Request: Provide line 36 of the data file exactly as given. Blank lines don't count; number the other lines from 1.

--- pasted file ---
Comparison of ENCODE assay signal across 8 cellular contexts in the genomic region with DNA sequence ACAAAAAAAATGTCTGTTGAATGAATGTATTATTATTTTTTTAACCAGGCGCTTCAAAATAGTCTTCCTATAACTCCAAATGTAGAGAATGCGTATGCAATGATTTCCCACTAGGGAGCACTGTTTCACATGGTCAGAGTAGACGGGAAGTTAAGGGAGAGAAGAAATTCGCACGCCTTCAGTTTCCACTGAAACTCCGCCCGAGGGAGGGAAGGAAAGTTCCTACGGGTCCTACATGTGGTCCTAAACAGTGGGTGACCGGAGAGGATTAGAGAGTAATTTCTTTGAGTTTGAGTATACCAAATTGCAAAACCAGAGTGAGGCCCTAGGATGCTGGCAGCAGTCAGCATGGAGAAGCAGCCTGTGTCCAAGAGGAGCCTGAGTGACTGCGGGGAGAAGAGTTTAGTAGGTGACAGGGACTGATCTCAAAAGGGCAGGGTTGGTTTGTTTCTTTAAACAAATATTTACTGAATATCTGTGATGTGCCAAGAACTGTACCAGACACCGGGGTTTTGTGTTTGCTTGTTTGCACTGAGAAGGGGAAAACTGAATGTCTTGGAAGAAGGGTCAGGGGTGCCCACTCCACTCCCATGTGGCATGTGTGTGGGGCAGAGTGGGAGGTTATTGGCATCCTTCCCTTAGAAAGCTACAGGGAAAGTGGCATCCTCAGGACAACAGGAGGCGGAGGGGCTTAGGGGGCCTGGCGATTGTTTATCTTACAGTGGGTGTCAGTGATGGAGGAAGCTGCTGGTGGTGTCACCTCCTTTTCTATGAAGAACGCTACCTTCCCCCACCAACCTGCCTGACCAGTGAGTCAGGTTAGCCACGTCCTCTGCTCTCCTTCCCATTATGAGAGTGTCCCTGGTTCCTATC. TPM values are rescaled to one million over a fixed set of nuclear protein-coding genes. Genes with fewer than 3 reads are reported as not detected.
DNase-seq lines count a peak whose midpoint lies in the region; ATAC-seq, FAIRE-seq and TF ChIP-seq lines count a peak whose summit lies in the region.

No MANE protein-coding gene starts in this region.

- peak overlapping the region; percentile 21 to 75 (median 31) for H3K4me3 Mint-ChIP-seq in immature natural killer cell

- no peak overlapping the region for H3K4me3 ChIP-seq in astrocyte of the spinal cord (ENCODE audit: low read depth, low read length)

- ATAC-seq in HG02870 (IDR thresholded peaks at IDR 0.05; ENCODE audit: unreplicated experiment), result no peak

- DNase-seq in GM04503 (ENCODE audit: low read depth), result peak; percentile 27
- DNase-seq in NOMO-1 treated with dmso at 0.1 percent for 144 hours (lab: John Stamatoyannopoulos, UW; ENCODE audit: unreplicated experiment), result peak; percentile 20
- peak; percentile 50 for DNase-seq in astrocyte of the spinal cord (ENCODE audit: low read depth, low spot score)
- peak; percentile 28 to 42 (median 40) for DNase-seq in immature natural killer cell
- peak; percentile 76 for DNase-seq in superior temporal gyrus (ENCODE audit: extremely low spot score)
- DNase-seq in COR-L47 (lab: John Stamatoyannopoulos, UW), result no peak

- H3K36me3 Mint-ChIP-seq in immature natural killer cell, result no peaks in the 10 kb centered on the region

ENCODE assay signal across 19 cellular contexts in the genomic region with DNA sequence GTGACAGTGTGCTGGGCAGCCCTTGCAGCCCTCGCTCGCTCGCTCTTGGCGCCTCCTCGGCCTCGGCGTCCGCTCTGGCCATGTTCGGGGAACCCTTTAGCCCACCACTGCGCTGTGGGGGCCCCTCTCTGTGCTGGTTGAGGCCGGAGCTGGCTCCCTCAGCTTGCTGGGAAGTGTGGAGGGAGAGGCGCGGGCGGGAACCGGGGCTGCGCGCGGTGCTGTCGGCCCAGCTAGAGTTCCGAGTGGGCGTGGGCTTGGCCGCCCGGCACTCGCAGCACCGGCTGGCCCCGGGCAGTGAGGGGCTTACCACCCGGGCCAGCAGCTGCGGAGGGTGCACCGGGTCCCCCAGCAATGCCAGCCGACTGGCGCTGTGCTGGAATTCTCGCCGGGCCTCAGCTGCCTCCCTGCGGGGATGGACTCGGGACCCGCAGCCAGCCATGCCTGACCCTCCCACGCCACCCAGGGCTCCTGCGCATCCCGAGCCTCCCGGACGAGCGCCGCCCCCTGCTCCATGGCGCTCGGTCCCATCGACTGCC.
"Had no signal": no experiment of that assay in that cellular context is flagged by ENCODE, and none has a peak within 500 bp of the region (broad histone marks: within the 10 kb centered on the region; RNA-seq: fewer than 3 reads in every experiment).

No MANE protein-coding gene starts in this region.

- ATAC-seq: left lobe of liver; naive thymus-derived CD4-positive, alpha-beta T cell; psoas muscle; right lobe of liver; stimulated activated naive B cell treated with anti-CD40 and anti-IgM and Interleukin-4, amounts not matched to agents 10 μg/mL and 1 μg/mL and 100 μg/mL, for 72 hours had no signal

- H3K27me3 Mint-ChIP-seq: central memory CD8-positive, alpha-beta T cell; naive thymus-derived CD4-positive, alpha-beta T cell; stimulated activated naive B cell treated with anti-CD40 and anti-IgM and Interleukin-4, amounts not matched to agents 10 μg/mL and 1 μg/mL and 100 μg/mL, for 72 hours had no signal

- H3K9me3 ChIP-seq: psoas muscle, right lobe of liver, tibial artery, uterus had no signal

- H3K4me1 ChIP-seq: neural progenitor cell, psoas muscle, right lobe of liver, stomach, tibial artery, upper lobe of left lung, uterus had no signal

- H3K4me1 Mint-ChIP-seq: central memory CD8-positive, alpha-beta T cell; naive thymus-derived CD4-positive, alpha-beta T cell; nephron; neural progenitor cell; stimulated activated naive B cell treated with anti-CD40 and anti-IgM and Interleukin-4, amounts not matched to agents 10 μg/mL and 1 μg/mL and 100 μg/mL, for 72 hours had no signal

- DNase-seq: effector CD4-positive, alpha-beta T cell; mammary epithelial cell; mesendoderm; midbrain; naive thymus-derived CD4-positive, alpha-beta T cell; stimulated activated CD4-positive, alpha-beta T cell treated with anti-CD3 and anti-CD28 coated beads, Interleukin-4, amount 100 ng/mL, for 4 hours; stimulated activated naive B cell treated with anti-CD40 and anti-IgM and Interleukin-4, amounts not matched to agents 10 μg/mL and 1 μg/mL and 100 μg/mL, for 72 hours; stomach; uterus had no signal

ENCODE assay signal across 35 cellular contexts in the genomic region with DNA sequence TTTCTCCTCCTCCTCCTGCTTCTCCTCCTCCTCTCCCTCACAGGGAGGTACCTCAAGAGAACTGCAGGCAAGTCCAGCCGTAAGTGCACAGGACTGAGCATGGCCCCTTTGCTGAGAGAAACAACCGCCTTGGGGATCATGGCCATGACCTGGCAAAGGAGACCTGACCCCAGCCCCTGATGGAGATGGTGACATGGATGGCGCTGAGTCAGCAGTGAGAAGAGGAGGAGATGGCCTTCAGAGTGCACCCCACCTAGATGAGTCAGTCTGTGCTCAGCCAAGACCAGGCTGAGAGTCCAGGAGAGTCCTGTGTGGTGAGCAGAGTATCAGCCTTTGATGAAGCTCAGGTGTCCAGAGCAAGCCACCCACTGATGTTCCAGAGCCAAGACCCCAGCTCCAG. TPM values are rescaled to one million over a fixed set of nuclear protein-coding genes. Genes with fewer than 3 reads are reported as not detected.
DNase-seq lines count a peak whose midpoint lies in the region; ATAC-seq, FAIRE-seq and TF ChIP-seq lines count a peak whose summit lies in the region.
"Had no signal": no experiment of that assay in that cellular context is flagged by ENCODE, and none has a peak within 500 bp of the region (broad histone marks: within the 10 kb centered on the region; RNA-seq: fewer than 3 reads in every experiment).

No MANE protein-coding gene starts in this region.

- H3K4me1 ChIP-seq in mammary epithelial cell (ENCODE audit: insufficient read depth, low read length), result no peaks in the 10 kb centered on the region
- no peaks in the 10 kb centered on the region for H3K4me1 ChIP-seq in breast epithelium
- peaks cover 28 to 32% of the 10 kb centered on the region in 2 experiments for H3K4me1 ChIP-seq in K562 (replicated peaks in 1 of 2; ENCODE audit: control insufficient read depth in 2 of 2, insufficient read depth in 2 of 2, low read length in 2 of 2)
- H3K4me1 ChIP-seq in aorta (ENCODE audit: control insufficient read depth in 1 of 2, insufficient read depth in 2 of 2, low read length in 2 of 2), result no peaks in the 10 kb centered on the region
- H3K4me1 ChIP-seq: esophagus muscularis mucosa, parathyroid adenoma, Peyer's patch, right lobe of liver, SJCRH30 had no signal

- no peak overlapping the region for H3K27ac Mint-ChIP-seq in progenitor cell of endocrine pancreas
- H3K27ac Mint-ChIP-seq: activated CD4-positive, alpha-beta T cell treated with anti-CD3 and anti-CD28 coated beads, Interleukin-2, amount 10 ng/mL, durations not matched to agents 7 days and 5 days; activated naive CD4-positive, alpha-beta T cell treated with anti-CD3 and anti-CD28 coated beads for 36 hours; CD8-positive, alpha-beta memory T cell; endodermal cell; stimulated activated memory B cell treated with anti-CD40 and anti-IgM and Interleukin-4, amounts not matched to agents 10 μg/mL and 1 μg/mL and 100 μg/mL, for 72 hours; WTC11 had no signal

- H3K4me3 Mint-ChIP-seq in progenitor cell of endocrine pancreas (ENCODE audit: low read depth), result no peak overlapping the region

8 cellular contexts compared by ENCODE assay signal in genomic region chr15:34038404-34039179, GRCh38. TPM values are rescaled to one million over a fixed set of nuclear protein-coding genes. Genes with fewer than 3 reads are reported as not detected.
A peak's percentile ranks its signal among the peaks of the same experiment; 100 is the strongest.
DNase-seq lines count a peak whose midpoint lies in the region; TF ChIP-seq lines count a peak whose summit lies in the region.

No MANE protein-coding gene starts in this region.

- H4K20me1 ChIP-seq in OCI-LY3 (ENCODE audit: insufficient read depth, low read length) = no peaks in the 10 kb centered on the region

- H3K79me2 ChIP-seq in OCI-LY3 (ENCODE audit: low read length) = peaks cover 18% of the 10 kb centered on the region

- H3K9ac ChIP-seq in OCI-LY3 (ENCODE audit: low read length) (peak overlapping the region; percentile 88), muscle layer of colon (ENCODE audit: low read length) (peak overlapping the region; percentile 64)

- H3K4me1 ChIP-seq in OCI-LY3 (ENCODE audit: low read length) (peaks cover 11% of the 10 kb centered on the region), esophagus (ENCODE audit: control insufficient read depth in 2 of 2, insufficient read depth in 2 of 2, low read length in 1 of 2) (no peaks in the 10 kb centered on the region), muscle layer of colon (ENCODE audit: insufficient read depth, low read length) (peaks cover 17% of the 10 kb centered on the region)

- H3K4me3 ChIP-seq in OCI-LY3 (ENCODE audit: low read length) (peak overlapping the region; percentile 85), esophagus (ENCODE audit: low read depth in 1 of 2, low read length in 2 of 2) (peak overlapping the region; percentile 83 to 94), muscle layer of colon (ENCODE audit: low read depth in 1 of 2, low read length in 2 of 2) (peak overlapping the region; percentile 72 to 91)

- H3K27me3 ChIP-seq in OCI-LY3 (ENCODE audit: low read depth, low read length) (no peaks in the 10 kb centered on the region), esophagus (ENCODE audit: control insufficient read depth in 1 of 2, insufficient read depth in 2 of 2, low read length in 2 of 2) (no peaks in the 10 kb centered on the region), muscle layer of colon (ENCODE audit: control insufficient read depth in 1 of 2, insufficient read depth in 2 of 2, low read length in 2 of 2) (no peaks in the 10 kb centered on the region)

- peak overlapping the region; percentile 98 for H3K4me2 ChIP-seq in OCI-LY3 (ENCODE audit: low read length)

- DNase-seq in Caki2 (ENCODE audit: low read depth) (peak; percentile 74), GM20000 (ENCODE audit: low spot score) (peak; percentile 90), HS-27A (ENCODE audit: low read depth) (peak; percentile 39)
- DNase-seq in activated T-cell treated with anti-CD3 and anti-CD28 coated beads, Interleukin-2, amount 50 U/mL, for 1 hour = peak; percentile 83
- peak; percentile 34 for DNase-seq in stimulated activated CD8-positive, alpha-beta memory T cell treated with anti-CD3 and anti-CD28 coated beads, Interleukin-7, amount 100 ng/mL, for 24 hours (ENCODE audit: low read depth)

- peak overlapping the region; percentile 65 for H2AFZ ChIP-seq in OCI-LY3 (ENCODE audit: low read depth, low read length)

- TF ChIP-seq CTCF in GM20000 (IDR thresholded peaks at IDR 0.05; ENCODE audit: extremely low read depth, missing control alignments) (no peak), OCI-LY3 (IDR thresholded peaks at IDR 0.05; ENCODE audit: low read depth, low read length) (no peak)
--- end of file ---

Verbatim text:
A peak's percentile ranks its signal among the peaks of the same experiment; 100 is the strongest.